Mar 30, 2004
    Location
    USA
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    4,744
    Specs:
    12" Apple PowerBook G4 (1.5GHz)
    Quote Originally Posted by dloftus View Post
    Chill out...
    Yes, that's exactly the advice I gave you...glad it seems to have taken hold!

  6. #6

    skaheadpunk's Avatar
    Member Since
    Jan 12, 2008
    Location
    Leicester, England
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    Quote Originally Posted by technologist View Post
    Wow. You're one of those type-A personalities, right? You not only read those "Read me first" files, you actually keep them around for future reference! You probably read the manual, too.

    Tell me, when you buy clothes, do you cut the tags off and file them? You know, in case you ever need to refer to the use and care instructions later?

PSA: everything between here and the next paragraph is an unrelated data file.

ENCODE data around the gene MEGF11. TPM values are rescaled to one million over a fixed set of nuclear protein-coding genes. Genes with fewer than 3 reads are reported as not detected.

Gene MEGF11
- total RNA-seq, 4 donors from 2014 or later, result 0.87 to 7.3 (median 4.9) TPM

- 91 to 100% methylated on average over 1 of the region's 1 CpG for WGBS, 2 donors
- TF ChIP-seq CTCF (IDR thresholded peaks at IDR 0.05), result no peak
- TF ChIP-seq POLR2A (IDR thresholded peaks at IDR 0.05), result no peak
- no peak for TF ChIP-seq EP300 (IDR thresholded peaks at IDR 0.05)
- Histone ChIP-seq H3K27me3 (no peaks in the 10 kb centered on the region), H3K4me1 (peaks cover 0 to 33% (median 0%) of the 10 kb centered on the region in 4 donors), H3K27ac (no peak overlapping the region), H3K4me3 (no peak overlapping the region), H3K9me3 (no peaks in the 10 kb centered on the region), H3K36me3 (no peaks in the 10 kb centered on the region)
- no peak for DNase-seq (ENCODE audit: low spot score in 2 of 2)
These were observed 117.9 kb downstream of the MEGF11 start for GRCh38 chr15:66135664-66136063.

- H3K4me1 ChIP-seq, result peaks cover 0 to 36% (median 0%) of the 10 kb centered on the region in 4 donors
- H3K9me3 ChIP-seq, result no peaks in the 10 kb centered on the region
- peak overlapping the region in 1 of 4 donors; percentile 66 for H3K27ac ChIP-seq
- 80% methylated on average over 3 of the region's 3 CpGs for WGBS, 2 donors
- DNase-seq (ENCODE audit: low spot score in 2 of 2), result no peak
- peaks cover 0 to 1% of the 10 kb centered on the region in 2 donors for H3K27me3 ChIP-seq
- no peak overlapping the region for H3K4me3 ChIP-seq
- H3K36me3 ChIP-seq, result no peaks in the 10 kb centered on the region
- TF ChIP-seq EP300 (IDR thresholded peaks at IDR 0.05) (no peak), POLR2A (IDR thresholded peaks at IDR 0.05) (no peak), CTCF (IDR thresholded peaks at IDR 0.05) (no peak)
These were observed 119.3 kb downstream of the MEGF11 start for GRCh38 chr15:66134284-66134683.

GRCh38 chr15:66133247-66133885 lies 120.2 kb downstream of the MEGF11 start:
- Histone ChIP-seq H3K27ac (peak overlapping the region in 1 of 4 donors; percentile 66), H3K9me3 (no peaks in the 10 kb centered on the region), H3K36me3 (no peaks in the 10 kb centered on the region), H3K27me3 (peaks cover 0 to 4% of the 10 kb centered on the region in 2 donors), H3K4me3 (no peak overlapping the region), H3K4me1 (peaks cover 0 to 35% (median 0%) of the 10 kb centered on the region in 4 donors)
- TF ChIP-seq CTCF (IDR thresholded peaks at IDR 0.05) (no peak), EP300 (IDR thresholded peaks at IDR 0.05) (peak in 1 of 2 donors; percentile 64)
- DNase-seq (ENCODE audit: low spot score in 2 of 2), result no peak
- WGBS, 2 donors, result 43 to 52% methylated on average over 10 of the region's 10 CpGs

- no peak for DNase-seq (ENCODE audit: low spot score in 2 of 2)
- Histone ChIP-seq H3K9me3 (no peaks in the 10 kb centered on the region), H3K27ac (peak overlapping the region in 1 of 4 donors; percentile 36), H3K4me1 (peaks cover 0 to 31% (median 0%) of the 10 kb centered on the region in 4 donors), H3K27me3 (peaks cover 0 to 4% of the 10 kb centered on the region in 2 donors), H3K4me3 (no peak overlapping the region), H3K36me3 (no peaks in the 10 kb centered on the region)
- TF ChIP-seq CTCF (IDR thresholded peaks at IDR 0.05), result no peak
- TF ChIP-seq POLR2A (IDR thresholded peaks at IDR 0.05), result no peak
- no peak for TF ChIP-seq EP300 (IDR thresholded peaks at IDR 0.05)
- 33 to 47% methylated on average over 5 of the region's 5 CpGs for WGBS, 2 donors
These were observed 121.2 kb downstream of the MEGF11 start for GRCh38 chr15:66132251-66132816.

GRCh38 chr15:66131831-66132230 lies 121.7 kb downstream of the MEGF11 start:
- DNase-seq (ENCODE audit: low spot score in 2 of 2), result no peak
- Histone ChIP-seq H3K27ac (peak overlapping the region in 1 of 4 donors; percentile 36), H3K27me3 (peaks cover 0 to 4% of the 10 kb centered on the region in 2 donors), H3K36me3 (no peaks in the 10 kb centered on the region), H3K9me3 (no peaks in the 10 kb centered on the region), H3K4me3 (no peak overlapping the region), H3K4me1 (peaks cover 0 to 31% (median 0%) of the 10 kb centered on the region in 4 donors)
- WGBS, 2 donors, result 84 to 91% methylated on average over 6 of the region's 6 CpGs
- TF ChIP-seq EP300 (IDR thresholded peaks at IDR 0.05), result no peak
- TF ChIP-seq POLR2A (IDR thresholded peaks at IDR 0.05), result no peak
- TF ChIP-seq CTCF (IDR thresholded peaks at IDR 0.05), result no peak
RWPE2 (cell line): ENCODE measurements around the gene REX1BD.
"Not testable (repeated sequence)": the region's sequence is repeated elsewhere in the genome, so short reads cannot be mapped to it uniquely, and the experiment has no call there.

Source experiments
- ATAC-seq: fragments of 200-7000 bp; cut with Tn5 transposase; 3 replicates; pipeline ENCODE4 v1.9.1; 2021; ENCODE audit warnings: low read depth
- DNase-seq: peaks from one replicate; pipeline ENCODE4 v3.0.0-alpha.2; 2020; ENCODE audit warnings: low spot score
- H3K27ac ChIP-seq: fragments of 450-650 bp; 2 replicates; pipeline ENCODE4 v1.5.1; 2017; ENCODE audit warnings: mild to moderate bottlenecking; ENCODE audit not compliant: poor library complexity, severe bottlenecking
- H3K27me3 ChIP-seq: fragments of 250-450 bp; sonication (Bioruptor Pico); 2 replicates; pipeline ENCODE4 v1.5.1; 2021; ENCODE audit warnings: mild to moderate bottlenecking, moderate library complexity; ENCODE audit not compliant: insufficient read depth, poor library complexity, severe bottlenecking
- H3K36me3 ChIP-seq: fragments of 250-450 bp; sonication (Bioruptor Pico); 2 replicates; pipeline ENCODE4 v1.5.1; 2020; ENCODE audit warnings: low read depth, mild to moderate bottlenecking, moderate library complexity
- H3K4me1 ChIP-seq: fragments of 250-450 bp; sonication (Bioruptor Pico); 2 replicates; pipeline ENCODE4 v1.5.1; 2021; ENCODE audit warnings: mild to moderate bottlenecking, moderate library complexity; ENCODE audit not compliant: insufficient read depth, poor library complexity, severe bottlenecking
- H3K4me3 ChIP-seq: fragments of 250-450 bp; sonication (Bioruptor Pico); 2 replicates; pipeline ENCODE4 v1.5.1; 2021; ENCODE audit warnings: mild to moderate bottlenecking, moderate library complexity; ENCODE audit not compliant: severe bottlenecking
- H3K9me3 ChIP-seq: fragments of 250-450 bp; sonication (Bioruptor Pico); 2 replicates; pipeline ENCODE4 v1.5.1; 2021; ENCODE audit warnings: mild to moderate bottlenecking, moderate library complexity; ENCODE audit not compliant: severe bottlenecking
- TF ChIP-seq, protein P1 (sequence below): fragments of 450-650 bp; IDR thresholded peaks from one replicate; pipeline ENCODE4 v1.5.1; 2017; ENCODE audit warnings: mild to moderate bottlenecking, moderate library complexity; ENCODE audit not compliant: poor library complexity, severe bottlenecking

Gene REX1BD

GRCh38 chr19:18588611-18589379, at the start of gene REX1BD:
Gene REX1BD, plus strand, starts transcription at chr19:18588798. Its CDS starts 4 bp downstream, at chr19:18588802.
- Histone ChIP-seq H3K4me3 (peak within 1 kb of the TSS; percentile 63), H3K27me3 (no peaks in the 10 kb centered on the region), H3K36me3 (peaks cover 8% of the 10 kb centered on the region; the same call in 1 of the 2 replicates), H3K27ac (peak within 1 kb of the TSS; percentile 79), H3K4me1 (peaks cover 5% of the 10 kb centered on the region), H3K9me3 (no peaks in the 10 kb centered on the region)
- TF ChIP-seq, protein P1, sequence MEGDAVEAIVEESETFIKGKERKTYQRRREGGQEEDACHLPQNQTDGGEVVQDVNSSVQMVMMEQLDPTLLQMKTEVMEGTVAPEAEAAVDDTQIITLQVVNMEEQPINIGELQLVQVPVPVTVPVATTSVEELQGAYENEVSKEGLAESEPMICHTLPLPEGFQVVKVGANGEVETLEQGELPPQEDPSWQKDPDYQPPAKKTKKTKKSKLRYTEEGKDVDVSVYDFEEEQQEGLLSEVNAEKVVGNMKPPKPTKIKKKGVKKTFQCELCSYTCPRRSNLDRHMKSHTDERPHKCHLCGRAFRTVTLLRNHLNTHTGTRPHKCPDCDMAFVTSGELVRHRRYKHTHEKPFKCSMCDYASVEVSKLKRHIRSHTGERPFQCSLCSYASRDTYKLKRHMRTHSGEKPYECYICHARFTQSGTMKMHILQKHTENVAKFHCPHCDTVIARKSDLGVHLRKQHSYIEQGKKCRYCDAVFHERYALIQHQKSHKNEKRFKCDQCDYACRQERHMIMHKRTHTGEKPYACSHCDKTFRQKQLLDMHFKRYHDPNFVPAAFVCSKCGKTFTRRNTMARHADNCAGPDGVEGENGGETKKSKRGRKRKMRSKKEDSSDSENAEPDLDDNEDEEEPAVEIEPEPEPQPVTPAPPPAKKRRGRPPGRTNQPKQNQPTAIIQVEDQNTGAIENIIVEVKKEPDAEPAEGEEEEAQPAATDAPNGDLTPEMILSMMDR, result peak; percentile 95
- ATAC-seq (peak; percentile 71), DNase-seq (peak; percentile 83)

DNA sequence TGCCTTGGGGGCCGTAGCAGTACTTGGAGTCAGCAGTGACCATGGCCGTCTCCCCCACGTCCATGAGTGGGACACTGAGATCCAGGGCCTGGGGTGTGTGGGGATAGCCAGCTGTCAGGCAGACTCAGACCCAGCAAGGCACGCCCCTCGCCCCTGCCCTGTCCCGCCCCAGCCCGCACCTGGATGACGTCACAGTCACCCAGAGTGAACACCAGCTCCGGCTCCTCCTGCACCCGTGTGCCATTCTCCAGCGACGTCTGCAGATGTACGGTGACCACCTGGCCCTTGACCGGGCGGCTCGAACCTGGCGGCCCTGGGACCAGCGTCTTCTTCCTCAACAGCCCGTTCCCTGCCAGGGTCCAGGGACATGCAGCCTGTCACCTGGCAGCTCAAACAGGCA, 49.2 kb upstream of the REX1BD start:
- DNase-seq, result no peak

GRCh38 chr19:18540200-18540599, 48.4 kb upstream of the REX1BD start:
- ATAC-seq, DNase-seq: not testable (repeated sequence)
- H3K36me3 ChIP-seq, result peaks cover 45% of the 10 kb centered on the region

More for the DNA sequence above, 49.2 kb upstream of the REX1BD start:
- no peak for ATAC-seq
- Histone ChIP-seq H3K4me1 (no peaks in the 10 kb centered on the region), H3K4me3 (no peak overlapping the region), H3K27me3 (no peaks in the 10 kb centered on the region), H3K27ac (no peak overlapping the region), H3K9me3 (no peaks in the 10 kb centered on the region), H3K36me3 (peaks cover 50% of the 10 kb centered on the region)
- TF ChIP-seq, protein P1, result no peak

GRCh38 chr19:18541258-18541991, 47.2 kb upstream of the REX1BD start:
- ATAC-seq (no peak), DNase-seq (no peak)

I'm kidding, don't get upset. If you do that, it's okay.

    Most of us crazy hippie scatterbrained Mac types don't do that stuff, though. We don't read the directions, even when we should. And we certainly don't keep the "Read me" files around. And on the Mac, we're free to do those things if we want.

    One wonders why someone of your persuasion would leave the safe, regimented world of Windows, though. But that's your business....

    Anyway, one thing I wouldn't do, though, is put them inside the application bundle. There's a reason why they're bundled up like that...so you won't mess with their contents! Of course, a careful type-A person such as yourself wouldn't screw around with things in there, but most of us can't be trusted that way, which is why they're sealed up except for the "show contents" command that's hidden inside a context menu.